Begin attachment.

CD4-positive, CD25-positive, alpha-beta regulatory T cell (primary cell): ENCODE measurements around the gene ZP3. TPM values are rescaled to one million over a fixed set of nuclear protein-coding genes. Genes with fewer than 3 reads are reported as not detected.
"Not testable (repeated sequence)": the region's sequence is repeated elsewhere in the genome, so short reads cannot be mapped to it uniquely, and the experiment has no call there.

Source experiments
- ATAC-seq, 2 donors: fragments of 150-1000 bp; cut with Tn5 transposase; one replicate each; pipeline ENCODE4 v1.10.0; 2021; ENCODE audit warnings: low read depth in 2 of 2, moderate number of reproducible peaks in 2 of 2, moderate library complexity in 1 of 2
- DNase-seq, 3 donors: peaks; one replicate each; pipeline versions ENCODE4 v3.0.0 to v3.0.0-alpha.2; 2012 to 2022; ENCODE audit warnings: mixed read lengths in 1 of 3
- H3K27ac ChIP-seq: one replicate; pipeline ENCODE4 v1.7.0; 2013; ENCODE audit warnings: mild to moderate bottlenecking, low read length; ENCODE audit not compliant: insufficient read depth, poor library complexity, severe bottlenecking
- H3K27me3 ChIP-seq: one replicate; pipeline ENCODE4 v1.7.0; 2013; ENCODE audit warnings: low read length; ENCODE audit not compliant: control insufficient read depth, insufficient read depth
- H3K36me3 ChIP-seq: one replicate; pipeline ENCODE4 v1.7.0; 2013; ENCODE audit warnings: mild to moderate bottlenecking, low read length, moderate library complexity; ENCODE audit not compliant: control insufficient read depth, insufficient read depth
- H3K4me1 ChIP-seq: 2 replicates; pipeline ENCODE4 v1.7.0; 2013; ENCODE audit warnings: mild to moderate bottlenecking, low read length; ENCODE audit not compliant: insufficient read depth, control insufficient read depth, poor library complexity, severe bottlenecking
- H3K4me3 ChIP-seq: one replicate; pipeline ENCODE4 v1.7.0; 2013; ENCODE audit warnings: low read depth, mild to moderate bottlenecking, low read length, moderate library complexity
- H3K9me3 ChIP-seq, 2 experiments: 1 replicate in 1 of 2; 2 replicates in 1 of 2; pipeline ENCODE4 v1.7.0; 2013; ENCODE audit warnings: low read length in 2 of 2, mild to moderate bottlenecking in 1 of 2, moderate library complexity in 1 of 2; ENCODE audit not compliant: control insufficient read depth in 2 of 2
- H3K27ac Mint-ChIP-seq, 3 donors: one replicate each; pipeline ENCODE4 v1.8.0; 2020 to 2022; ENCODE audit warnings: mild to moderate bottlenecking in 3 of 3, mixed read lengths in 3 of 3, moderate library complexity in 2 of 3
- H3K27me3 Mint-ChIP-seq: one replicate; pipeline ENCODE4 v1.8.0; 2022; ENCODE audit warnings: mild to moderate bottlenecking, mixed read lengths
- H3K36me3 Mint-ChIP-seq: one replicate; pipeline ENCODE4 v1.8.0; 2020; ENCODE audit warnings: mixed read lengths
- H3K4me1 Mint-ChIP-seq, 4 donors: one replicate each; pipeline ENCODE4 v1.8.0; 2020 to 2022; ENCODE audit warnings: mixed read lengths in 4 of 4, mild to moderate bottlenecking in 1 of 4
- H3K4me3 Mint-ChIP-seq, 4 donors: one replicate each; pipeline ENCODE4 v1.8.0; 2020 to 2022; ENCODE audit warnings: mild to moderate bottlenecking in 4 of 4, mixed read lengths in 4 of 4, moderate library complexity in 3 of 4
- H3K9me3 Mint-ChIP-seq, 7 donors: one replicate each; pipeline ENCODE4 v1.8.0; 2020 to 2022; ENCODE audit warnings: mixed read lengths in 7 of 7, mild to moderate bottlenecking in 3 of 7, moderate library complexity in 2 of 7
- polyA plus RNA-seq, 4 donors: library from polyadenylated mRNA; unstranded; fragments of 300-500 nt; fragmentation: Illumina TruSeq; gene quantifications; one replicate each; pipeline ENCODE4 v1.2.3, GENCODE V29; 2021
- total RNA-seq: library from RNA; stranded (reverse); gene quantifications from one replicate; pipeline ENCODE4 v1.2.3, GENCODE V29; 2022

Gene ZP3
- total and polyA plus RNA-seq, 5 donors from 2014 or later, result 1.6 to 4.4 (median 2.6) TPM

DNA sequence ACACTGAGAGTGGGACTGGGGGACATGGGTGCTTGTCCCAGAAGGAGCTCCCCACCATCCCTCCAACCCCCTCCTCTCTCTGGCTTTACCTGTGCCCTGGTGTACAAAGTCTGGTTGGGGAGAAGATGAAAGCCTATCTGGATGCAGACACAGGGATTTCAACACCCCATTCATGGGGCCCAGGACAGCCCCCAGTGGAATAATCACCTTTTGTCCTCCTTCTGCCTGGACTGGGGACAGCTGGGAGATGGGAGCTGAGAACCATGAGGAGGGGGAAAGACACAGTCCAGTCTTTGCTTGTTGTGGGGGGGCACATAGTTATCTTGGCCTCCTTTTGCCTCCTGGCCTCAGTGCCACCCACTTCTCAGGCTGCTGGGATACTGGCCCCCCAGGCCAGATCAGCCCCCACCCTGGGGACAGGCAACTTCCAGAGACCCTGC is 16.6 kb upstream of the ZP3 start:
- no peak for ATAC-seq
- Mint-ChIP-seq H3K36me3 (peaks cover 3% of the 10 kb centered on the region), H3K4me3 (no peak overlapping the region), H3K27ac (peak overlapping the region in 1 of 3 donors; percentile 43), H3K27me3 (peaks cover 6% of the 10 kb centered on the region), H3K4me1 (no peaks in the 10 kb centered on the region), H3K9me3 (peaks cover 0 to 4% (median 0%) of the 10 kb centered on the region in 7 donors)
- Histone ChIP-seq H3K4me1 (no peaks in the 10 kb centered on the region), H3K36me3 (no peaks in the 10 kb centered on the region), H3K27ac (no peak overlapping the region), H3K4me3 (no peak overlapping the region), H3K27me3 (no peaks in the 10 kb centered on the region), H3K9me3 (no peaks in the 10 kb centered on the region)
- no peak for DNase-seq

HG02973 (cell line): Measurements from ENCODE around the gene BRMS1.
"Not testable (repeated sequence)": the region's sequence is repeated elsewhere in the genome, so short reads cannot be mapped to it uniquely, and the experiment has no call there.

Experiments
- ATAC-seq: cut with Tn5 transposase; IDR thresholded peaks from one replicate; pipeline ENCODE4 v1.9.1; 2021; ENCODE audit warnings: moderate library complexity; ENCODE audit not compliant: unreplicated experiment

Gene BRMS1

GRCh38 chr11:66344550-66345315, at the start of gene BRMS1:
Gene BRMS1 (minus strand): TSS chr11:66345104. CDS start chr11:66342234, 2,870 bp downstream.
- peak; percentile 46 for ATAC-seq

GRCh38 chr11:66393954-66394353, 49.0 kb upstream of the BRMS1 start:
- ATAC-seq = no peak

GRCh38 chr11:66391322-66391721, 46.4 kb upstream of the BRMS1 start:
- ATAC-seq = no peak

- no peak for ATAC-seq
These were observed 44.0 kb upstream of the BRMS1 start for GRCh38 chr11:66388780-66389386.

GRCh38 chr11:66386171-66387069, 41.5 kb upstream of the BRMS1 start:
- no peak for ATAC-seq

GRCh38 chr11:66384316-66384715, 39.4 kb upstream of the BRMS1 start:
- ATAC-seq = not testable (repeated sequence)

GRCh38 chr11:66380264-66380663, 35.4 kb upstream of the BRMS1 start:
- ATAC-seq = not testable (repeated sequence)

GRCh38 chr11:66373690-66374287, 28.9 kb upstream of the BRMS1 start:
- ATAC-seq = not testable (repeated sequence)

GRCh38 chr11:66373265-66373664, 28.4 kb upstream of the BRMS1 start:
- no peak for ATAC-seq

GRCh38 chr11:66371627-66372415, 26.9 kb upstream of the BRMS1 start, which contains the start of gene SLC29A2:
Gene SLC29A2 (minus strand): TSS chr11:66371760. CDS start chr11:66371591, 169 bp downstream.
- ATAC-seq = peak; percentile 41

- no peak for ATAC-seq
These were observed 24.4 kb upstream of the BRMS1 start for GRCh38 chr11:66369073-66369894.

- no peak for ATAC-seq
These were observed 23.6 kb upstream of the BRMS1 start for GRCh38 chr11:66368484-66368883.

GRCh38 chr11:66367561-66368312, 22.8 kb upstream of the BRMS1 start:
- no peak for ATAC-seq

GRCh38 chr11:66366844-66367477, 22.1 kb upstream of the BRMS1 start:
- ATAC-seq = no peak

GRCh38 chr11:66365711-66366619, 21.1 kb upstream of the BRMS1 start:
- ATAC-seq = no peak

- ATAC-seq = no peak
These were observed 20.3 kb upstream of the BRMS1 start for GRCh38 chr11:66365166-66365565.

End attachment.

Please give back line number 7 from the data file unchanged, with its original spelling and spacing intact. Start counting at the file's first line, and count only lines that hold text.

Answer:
- H3K27me3 ChIP-seq: one replicate; pipeline ENCODE4 v1.7.0; 2013; ENCODE audit warnings: low read length; ENCODE audit not compliant: control insufficient read depth, insufficient read depth